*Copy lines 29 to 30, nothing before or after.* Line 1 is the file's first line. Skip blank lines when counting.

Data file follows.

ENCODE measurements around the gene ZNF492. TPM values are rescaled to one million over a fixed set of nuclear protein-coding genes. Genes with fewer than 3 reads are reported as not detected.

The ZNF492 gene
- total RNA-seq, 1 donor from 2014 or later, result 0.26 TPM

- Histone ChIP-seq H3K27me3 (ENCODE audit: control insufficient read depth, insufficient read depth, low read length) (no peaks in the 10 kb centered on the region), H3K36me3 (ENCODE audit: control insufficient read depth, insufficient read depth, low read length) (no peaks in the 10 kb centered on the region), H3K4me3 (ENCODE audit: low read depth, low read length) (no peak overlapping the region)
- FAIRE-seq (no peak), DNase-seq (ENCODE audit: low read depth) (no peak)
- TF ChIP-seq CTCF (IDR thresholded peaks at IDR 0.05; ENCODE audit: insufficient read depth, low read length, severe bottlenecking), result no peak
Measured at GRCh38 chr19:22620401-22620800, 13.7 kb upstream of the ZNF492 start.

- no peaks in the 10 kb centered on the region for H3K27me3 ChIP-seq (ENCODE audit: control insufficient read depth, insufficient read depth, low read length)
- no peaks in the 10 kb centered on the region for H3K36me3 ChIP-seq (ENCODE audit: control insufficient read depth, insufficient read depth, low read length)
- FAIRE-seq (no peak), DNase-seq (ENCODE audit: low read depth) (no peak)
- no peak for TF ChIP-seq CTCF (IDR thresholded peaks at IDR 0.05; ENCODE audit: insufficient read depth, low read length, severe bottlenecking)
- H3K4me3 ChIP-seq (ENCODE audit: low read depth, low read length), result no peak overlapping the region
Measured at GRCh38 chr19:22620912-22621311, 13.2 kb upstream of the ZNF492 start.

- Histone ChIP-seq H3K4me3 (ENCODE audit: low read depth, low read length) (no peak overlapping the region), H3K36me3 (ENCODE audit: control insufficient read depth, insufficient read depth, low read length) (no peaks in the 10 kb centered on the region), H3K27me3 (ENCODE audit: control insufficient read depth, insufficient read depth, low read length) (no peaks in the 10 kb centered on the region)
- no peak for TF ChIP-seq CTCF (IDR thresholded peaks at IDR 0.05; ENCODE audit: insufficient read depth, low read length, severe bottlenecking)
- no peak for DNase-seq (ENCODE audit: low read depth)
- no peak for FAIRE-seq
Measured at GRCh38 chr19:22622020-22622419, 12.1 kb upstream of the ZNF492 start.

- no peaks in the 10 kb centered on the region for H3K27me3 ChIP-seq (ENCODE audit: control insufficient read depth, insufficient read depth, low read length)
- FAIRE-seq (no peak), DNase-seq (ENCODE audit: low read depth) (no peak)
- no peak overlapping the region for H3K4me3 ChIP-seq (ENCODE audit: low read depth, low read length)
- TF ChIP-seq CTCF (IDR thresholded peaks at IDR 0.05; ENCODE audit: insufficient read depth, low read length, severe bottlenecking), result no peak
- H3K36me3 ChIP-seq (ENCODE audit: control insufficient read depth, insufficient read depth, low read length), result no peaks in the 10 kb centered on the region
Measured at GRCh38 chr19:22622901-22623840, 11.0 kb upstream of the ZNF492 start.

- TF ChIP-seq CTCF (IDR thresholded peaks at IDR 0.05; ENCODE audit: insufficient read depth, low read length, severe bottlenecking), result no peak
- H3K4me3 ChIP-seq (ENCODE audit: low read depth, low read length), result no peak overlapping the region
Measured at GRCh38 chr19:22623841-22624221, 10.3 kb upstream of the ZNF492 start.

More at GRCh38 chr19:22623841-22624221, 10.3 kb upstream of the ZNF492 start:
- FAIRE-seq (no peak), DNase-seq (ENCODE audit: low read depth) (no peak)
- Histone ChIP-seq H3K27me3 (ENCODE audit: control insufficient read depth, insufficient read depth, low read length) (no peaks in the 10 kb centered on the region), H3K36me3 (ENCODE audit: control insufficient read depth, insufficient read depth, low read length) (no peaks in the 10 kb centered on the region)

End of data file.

- FAIRE-seq (no peak), DNase-seq (ENCODE audit: low read depth) (no peak)
- Histone ChIP-seq H3K27me3 (ENCODE audit: control insufficient read depth, insufficient read depth, low read length) (no peaks in the 10 kb centered on the region), H3K36me3 (ENCODE audit: control insufficient read depth, insufficient read depth, low read length) (no peaks in the 10 kb centered on the region)